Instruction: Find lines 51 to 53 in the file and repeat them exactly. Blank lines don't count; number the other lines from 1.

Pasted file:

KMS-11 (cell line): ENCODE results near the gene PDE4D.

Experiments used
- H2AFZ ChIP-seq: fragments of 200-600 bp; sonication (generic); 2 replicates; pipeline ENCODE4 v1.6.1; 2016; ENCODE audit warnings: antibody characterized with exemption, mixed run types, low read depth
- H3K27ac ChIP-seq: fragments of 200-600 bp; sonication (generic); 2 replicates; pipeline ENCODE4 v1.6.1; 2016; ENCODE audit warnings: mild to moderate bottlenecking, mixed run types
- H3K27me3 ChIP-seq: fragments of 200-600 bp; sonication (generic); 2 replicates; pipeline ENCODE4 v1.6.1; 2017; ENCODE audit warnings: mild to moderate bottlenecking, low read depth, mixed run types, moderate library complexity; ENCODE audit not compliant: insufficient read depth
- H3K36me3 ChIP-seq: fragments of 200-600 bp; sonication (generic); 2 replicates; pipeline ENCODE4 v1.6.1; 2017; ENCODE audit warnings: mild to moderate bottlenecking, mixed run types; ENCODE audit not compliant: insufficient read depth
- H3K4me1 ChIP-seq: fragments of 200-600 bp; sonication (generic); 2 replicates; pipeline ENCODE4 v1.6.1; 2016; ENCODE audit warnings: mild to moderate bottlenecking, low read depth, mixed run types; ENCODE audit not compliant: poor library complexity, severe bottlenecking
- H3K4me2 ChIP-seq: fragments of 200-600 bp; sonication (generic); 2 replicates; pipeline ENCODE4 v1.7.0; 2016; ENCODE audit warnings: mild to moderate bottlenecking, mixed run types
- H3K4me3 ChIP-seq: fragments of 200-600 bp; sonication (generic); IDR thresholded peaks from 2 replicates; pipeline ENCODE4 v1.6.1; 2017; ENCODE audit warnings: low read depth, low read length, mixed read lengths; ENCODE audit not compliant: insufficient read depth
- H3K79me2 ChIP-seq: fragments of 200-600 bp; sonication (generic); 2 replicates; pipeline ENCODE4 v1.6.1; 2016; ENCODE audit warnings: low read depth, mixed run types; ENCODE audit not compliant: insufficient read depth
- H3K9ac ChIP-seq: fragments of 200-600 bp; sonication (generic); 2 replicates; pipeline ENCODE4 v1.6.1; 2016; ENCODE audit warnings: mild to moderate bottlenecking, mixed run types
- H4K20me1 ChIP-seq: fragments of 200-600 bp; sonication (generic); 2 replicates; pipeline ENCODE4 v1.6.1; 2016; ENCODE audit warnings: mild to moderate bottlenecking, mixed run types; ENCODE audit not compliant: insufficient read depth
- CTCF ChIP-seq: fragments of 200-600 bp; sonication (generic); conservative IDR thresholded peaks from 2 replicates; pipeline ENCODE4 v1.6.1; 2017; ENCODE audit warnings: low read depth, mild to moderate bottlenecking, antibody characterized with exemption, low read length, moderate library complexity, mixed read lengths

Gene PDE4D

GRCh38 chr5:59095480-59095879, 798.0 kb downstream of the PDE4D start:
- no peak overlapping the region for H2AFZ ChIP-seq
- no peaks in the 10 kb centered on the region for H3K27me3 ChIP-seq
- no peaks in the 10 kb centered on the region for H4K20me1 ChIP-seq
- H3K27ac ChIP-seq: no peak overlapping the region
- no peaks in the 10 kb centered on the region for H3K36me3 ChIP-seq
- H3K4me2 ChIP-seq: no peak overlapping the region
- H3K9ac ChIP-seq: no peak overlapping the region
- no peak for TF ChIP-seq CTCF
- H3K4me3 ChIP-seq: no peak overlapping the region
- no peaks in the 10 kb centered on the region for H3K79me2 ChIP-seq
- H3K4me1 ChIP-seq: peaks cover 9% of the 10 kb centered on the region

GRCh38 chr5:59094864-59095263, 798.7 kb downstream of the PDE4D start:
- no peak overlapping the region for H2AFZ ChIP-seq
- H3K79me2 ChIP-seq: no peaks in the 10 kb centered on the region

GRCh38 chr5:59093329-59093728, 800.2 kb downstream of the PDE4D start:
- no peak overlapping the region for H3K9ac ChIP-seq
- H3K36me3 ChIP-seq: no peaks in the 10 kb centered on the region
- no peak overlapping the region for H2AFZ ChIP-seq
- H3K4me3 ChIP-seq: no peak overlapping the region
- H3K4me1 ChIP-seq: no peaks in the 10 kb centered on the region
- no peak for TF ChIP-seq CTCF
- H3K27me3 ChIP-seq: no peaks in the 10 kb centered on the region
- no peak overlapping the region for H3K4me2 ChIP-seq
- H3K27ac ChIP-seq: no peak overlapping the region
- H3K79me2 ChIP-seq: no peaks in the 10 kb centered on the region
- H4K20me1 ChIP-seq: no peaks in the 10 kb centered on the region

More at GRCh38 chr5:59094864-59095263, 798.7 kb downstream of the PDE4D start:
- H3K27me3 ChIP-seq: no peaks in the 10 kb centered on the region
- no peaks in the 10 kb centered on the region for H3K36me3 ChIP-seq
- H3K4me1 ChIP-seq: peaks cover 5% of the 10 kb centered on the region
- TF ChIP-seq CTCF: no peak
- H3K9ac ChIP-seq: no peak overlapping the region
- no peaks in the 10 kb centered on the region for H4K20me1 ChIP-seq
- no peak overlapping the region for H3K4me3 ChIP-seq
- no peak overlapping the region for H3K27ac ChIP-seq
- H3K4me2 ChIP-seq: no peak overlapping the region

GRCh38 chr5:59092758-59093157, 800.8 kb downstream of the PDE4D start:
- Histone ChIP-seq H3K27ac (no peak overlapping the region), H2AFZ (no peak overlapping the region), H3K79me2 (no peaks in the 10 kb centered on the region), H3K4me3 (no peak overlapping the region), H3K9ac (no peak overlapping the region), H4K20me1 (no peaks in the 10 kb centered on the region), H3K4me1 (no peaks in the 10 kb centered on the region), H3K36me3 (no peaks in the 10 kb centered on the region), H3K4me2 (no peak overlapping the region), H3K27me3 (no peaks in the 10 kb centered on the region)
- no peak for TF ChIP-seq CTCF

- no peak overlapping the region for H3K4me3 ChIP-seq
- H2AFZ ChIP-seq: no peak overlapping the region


- H3K4me2 ChIP-seq: no peak overlapping the region

GRCh38 chr5:59092758-59093157, 800.8 kb downstream of the PDE4D start:
- Histone ChIP-seq H3K27ac (no peak overlapping the region), H2AFZ (no peak overlapping the region), H3K79me2 (no peaks in the 10 kb centered on the region), H3K4me3 (no peak overlapping the region), H3K9ac (no peak overlapping the region), H4K20me1 (no peaks in the 10 kb centered on the region), H3K4me1 (no peaks in the 10 kb centered on the region), H3K36me3 (no peaks in the 10 kb centered on the region), H3K4me2 (no peak overlapping the region), H3K27me3 (no peaks in the 10 kb centered on the region)